Choosing your Podiatrist
Your feet govern how the rest of your skeletal structure works, so if your feet are misaligned for instance, or injured, it carries through to your knees, thighs, hips and entire spine. So, if you have problems with your feet and legs, it’s essential that you choose the right podiatrist or foot doctor for your condition to ensure you receive proper, effective treatment. You’d think the process of finding the right podiatrist that suits you and your condition would be as easy as Googling one near you, but it can be tricky. It’s not advisable to choose the first one you find or one that happens to have a practice around the corner. There are questions such as the following that you should ask before you choose:
Tell Me About Your Medical Training and Background
This is the first question you should ask any podiatrist before you make an appointment for treatment. Ask where they were trained, and where they were educated because you want a fully qualified podiatrist working on your precious feet. If you know they are qualified and adequately trained, then you can rest assured that they know what they’re about and that you will get the treatment you need. But there are more questions:
You’ve Specialised in Podiatry, Why?
A passion for helping people get back on their feet should be one of the main reasons a person chooses a career in podiatry. Your podiatrist ought to be able to express this passion and care about their job if you ask them off the bat. Are you registered with the Podiatry Board of Australia?
Is There an Area of Podiatry in Which You Specialise?
There are podiatrists whose speciality in treating sports injuries, some work with children’s foot problems, and some do podiatry primary care or orthopaedics, so you need one who works on your particular condition.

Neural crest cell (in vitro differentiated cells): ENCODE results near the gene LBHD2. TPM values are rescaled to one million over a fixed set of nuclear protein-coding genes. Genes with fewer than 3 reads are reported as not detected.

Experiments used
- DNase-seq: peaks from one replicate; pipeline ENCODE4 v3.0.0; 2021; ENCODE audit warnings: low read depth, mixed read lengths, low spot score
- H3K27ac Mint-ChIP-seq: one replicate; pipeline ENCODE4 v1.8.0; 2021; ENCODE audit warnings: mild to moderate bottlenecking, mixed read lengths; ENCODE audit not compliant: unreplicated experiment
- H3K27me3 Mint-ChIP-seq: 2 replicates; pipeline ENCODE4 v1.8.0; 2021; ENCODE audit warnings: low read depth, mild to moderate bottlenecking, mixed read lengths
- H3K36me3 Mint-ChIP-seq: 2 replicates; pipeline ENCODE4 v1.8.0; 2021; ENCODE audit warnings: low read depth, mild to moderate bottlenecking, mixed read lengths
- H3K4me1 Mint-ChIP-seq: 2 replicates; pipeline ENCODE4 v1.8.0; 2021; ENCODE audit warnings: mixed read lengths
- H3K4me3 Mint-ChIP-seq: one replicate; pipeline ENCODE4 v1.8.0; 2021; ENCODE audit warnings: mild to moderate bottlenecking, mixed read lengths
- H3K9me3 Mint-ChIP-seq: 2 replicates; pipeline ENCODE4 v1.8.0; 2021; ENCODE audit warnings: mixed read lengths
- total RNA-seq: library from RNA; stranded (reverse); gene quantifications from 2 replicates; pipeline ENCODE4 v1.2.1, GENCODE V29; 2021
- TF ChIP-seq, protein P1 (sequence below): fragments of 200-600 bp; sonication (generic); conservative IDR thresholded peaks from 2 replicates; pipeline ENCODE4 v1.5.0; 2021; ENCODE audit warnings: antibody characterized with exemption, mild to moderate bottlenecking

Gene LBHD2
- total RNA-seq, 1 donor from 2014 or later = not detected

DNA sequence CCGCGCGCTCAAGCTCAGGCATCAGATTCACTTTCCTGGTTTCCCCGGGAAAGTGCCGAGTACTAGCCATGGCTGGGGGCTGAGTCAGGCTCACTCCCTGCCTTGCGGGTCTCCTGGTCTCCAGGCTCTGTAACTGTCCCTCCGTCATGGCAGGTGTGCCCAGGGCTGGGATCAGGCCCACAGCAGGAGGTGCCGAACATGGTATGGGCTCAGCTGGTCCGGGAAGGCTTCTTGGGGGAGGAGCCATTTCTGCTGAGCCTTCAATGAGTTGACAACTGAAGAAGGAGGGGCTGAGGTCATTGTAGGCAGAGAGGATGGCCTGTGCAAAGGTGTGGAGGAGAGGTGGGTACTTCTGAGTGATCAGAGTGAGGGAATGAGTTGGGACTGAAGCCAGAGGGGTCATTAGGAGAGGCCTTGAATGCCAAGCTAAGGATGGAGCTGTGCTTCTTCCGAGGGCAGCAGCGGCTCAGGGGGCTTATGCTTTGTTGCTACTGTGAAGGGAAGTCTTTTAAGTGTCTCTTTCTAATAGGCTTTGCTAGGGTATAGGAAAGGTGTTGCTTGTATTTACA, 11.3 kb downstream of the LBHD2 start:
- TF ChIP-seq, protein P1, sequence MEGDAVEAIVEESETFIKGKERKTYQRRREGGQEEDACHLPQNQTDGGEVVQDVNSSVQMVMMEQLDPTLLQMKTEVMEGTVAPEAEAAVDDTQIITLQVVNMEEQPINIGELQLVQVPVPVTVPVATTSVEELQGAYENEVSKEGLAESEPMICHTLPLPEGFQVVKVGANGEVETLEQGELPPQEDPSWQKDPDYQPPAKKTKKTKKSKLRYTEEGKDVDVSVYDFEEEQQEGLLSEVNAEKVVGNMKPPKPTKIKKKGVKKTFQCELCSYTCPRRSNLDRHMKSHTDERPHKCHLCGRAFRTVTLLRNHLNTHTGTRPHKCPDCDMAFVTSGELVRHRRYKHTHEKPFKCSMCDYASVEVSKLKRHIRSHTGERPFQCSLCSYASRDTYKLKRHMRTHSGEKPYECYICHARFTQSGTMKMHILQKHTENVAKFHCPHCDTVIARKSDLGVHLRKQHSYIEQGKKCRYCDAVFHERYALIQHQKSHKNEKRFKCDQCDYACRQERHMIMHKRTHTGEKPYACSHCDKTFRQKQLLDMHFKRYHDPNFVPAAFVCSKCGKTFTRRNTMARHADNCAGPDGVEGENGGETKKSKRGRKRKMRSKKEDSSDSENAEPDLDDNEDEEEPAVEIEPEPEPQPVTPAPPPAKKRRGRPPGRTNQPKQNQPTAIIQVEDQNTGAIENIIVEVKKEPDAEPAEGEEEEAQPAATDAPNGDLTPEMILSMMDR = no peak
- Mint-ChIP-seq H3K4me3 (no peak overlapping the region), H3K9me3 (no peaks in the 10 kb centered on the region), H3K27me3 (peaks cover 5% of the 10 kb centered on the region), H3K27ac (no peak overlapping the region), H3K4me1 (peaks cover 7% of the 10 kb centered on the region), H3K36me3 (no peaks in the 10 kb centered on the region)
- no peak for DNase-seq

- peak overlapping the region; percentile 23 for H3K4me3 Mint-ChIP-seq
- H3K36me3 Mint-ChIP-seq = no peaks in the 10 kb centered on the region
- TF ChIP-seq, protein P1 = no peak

What About Your Professional Development?
Most members of the medical fraternity undergo continuing personal development training and podiatrists are no exception. Their development could entail attending conferences and lectures, publishing articles in medical journals or reputable podiatry magazines, a refresher course or elective training. As a matter of fact, the Podiatry Board requires all of their registered members to have at least 20 hours of professional development training every year, and podiatric surgeons must do a minimum of 40 hours of professional development annually.
Are You Very Busy?
While you don’t want to see a podiatrist who has very few patients (one has to ask why nobody goes there) you also don’t want to have to wait months and months to get an appointment. A good podiatrist will work out a treatment plan customised especially for you and your condition and where you can consult them regularly. You should be able to book the sessions in advance but have them flexible, so they fit in with the progress or changes in your foot or leg condition.
What Techniques Do You Use?
Your podiatrist should see you as a whole person, not just a foot or leg problem. And he or she should have a few podiatry tricks up their sleeve because the more techniques they have at their disposal, the better chance they have of making your foot or leg better. No two podiatrists are the same, and no two patients respond the same way to the same treatment. Your podiatrist of choice ought to have at least two ways of dealing with your problem.
At Australia’s Foot and Leg Specialists we believe there are no such things as foot and leg problems, only foot and leg solutions. Our dedicated podiatrists who can quickly and correctly address any of your foot and leg pains and concerns. Contact one of our clinics today in the following suburbs:
Bassendean: (08) 9279 9422 firstname.lastname@example.org.
Warwick: (08) 6168 8566 email@example.com.
Mt Lawley: (08) 9271 1445 firstname.lastname@example.org.
Guest Author’s Bio
Kym Wallis, the founding director of Higher Ranking has over 15 years of advertising sales, digital strategy, and business development experience. He is currently working as Digital Adviser for PK Simpson.